“I never know which image may work best for the final story, so giving myself variety will give me options later on,” she says.

At Heath Ceramics, Rossow was careful to make a variety of detail shots of products, such as colorful stacks of ceramic bowls,


while also capturing an environmental shot of an employee adjusting a tile display from a medium distance.


The foreground tiles at left are helpful in conveying a sense of depth.


5. Capture information for captions and metadata

“Images have little value if you can’t remember what they were about or where they were taken,” says Rossow. She goes on to advise, “Take notes, whether written, photographic, or audio, and try to embed basic caption information about locations into the files while in the field. I find using a GPS watch, like the Garmin Fenix, allows me to reverse geo-code images, so that I always know where an image was shot.”

Rossow photographed multiple stands at the Ferry Building’s Saturday Farmer’s Market,


including vendors at Rojas Family Farms and Devoto Gardens.


Thanks to careful notes, she was able to keep details organized and send copies to her subjects afterward, as well as obtain model releases.

6. Let go of personal connections to the story

According to Rossow, the most difficult aspect of editing is separating yourself as a photographer from your task as a photo editor. The photo editor needs to be critical and unbiased.

“I recommend letting some time pass after the photos were taken before beginning an edit, so that I’m less personally attached to the images,” she says. “Remember to not give value to a photo based on how difficult or interesting it was to capture. The photo needs to stand alone and speak for itself.”

Rossow recommends trying to disassociate the process of capturing an image—whether it was an easy shot or photographically challenging, or how the situation made you feel—from the end result.

Rossow worked hard to find a different way to capture the iconic curves of Lombard Street, as seen in this image of the staircase. Then she turned and saw two tourists snapping a portrait with the hilly landscape as a backdrop. She only shot two frames, but one ended up running full page in the magazine. As most photographers can attest, “When photographing, turn around, your best picture might be behind you.”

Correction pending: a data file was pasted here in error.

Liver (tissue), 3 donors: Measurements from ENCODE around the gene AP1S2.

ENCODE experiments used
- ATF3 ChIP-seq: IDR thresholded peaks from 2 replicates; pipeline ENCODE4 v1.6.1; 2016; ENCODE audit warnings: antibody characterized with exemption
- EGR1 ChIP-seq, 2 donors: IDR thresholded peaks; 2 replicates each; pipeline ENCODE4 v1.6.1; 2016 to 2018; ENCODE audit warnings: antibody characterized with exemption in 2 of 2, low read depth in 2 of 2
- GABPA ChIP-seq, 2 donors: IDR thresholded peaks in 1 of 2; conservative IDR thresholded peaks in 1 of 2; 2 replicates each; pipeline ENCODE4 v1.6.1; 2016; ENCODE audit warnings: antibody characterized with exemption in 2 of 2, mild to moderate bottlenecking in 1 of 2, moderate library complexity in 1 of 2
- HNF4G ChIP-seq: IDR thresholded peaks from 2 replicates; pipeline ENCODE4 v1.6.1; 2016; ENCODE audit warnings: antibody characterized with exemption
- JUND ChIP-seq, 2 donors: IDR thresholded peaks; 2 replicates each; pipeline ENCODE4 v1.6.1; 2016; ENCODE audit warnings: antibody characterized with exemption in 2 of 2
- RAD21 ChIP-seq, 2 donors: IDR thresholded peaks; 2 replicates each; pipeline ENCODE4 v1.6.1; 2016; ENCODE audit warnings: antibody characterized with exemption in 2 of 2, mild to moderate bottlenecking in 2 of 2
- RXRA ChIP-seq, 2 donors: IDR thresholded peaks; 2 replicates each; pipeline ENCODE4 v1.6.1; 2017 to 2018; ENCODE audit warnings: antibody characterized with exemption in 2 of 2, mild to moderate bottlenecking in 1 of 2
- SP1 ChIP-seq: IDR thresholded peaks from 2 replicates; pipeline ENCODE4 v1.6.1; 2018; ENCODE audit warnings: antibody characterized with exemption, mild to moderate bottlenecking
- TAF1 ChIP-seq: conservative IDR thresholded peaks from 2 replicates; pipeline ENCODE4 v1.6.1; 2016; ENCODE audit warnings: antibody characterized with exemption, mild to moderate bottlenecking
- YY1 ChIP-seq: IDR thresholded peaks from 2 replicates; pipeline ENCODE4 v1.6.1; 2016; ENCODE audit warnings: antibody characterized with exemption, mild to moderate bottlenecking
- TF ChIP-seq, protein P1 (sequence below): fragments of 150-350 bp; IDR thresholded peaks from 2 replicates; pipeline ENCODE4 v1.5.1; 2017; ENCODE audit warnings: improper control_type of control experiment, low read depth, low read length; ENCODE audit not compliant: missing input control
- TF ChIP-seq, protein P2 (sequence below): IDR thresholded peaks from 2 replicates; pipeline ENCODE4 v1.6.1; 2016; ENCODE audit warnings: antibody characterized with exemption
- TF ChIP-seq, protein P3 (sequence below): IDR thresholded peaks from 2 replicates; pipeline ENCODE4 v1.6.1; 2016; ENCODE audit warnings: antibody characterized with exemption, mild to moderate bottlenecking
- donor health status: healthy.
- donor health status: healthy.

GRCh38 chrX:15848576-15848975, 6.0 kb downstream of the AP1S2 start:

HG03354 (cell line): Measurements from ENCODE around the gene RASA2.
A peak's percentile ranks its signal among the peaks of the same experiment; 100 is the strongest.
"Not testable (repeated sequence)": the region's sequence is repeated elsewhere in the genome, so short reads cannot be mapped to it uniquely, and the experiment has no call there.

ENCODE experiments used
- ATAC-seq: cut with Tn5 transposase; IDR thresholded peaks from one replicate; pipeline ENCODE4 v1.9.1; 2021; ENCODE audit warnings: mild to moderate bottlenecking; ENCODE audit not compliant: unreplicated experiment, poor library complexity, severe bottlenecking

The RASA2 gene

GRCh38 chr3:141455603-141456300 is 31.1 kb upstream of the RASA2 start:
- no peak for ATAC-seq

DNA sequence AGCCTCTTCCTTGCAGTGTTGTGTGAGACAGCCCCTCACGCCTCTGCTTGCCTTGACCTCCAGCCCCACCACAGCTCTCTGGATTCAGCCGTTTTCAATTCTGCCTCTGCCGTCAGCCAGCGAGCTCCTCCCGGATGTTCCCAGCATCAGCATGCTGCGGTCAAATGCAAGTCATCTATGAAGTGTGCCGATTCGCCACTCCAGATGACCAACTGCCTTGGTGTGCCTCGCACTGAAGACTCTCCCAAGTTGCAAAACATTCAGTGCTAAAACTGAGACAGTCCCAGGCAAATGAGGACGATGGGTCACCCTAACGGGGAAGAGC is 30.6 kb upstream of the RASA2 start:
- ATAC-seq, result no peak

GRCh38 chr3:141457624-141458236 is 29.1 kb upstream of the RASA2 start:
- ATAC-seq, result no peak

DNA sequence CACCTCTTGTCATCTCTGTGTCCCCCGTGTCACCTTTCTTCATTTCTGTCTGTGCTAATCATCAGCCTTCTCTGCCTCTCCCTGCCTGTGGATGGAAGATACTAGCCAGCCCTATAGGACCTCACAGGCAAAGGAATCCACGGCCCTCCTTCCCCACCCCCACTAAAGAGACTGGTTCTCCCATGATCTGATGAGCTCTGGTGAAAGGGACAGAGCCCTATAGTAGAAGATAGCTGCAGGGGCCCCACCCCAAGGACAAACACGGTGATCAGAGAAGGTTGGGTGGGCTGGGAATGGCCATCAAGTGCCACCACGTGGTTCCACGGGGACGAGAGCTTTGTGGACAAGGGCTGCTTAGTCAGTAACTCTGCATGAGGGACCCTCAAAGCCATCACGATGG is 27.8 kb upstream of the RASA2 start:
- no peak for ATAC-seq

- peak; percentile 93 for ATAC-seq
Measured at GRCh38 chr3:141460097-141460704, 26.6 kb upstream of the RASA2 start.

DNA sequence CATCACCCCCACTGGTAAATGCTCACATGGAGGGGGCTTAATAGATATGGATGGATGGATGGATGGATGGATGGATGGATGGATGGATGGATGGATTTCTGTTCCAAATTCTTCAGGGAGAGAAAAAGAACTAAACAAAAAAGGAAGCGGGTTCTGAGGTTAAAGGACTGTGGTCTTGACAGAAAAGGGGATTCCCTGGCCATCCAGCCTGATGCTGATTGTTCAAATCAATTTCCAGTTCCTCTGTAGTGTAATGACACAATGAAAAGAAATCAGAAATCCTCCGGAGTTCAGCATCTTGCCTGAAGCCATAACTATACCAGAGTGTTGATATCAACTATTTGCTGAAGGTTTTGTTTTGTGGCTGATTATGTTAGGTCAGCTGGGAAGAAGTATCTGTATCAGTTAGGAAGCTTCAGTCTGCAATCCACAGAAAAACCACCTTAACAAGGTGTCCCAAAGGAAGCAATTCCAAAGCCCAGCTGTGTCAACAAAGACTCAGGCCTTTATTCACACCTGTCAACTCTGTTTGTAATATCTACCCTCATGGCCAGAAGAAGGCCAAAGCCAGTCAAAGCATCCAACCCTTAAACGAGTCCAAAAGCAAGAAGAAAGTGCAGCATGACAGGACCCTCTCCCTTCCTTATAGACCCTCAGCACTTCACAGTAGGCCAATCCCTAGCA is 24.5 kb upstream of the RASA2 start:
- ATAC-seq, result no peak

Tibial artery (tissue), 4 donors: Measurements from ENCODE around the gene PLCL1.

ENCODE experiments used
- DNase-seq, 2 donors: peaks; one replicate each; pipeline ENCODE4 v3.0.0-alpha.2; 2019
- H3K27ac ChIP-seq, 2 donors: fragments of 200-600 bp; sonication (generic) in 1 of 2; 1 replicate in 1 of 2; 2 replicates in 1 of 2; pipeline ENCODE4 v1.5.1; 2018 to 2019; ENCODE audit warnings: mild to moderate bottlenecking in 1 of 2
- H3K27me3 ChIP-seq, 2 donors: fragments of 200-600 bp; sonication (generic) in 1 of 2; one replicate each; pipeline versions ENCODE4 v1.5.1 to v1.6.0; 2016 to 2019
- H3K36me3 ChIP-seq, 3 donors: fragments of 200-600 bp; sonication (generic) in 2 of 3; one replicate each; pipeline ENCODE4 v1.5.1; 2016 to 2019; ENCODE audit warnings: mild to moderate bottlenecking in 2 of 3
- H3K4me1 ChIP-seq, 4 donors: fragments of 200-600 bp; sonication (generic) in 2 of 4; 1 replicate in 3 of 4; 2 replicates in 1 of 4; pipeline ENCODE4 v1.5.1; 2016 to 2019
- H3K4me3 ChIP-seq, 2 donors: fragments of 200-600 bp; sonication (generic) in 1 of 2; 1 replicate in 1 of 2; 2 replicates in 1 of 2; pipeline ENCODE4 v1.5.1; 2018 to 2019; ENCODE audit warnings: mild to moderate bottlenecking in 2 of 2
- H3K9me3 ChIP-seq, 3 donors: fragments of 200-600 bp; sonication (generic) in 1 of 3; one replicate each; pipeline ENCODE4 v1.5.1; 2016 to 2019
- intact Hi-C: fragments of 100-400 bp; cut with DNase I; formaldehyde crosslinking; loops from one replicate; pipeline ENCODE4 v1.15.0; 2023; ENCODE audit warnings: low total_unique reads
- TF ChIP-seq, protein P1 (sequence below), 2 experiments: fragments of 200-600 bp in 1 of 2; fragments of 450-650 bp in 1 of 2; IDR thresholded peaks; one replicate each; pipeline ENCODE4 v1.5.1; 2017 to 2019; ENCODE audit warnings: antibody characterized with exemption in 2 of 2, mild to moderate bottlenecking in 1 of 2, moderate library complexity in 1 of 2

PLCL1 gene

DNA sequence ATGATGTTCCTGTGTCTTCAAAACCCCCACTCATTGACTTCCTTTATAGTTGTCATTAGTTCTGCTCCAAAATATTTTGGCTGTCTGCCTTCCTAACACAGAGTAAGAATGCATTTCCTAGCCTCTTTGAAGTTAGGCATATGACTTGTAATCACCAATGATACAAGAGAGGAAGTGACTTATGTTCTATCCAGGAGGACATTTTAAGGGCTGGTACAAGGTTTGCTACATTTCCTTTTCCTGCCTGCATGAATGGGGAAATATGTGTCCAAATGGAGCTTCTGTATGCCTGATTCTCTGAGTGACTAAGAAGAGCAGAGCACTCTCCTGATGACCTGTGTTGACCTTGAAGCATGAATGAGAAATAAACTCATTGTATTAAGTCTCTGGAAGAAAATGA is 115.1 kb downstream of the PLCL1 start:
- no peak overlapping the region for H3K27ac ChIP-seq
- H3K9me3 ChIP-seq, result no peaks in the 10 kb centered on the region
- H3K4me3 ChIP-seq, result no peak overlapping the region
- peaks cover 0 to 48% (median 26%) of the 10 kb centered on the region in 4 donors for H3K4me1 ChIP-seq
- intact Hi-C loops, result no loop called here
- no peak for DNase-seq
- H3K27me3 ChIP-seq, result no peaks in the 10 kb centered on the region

7. Download images and edit using a five-star rating system

Once the shoot is completed, Rossow downloads her images to a folder on her computer to start the process of picture editing and putting the story together. She uses Adobe Lightroom to manage the overwhelming task of distilling the thousands of images captured into a small set of final selects.

After comparing these two shots of the Golden Gate Bridge, both photographed from the same location in Horseshoe Bay,


Rossow allotted the image at right 5 stars because the scene was more unusual with the bridge almost completely enveloped in fog than the image at left.


During her San Francisco assignment, Rossow shot 10,837 photos, and ended up with 14 images published in print. For a practical and efficient approach to the process, she recommends, “Seeing stars,” explaining, “I use a star rating system, in which you eliminate the negative by elevating the positive.

“I think it’s really helpful to think in terms of yes instead of no,” she adds. “Ranking images up within the tiers of zero to five stars helps you distill the best images. By making multiple passes and awarding increasingly higher levels of stars, you become very familiar with your images and finish your edit with less second-guessing and more certainty.”